Lamont Asazi and Leanne Rubenstein are a part of the nonprofit organization Compassionate Atlanta, as their goal is to build healthier, more connected, abundant and thriving communities. Compassionate Atlanta partnered with Gilead during their community conversation about HIV.
What do you think people should know about HIV, and how can we have healthier conversations about the topic?
Lamont Asazi: I hope that we get into the conversation about how we can hold the medical health science industry more accountable and pharmaceutical companies more accountable in making space for people who look like us and people who are direct targets of being vulnerable to HIV.
Leanne Rubenstein: If we can normalize it, just like anything else, it can just be a health issue. We don’t have to whisper words anymore. We can say, “OK, I’m going to get tested,” just like we go to the doctor. If something’s bothering us, we go get tested, and now testing is normalized because of COVID, so let’s normalize it across the board. Let’s talk about it in our homes. You can even test yourself at home. If we normalize it, then we’re going to create spaces where it’s not hush-hush anymore, and then we will find space in the community where people will live healthy lives and thrive. HIV doesn’t have to be an impediment to living a full life.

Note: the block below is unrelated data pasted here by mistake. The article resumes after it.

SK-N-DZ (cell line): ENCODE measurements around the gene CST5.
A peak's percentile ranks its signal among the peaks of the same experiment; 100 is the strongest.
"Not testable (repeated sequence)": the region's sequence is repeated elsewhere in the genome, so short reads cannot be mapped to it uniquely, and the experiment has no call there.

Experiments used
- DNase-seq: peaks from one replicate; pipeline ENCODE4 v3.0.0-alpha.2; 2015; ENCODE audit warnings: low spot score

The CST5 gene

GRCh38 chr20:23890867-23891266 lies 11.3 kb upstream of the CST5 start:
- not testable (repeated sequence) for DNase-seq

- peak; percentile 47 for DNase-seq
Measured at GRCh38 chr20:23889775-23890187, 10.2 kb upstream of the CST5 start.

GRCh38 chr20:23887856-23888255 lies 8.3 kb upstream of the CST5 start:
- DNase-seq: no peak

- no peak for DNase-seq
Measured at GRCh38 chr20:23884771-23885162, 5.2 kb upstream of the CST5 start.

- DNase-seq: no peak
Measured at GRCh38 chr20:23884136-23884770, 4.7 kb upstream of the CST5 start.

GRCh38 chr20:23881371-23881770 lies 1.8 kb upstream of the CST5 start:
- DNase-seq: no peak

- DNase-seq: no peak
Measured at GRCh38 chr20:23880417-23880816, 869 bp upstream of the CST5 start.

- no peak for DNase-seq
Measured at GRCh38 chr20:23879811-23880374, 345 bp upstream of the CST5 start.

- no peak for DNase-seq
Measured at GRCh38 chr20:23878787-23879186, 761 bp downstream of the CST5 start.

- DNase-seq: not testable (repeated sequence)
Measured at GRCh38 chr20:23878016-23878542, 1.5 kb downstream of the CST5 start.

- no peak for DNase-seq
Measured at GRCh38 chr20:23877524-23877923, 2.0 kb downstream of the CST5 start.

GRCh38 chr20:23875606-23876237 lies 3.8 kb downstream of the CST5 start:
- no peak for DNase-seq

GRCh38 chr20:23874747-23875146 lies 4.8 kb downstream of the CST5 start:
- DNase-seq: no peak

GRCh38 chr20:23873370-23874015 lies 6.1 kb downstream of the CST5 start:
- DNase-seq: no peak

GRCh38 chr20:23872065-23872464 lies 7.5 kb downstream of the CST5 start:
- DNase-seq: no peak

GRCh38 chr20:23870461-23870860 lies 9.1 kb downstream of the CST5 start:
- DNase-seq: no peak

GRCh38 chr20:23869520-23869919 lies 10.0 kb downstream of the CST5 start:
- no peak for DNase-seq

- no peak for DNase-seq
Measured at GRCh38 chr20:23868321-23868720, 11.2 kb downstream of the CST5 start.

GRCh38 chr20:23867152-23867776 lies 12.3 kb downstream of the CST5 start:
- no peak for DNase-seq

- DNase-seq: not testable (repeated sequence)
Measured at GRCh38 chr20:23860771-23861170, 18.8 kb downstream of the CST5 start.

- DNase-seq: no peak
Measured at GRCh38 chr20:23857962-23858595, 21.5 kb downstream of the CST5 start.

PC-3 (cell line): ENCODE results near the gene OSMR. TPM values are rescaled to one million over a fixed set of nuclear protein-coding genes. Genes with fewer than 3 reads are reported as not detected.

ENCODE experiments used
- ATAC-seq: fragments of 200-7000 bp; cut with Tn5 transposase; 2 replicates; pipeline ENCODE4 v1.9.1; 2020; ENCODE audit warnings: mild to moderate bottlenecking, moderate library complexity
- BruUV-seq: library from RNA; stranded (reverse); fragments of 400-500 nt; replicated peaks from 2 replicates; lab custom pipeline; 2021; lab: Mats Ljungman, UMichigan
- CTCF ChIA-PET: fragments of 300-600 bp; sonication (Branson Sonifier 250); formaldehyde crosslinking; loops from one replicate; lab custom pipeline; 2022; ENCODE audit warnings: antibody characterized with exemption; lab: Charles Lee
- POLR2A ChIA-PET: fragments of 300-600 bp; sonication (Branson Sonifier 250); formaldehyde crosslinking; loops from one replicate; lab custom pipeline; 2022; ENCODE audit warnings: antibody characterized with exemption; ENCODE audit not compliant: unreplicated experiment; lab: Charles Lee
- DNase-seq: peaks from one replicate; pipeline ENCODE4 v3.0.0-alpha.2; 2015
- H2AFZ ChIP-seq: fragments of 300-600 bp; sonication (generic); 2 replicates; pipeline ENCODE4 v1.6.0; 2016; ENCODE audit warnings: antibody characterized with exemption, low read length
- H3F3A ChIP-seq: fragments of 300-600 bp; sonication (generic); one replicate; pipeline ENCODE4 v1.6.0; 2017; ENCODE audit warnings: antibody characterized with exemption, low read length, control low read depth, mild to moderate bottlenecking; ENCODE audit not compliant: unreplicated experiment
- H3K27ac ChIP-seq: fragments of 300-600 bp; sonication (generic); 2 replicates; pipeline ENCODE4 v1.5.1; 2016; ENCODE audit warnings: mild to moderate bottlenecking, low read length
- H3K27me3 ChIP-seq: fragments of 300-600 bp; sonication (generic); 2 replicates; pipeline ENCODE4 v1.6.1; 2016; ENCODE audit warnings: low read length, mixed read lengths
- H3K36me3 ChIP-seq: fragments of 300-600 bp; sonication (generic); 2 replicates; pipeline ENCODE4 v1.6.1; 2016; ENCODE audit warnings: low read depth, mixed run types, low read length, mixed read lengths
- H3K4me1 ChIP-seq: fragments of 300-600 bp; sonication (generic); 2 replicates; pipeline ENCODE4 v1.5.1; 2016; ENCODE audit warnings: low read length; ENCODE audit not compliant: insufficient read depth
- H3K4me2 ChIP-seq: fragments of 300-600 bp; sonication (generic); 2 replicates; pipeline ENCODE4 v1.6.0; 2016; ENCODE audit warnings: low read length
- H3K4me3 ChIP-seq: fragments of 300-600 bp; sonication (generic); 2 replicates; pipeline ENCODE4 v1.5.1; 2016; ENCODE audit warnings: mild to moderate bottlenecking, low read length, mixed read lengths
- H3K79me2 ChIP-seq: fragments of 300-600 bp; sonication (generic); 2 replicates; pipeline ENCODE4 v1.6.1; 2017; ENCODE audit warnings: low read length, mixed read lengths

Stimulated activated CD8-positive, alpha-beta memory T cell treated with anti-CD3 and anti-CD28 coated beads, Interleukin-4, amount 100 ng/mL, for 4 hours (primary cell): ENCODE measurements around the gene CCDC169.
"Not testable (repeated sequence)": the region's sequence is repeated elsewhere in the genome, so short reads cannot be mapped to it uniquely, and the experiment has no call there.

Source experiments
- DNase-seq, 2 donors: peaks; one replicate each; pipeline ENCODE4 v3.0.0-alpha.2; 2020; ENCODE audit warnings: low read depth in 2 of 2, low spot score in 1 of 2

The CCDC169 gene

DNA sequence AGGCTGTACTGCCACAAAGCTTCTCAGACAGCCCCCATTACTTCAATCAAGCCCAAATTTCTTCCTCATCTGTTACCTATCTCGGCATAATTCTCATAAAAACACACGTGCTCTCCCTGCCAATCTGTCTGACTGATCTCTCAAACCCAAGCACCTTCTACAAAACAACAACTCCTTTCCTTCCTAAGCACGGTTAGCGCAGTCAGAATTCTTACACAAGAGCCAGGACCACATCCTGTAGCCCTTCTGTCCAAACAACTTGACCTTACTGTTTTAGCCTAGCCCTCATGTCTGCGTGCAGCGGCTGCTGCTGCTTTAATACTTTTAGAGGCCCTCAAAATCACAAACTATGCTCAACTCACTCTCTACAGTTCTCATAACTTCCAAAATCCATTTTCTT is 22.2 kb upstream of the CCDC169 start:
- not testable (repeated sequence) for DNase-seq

I think it’s just about talking to your friends, family, and everybody to normalize the conversation. Once you do that it becomes, “Hey, how are you today, I got tested, and everything’s good.” We need that mindset across the board for all ages, so that we don’t shy away from it, and don’t stigmatize people if they are positive, because there’s a future and a bright outlook in that future. Getting tested is not a death sentence anymore, where it may have been before. You can get treated and become undetectable now.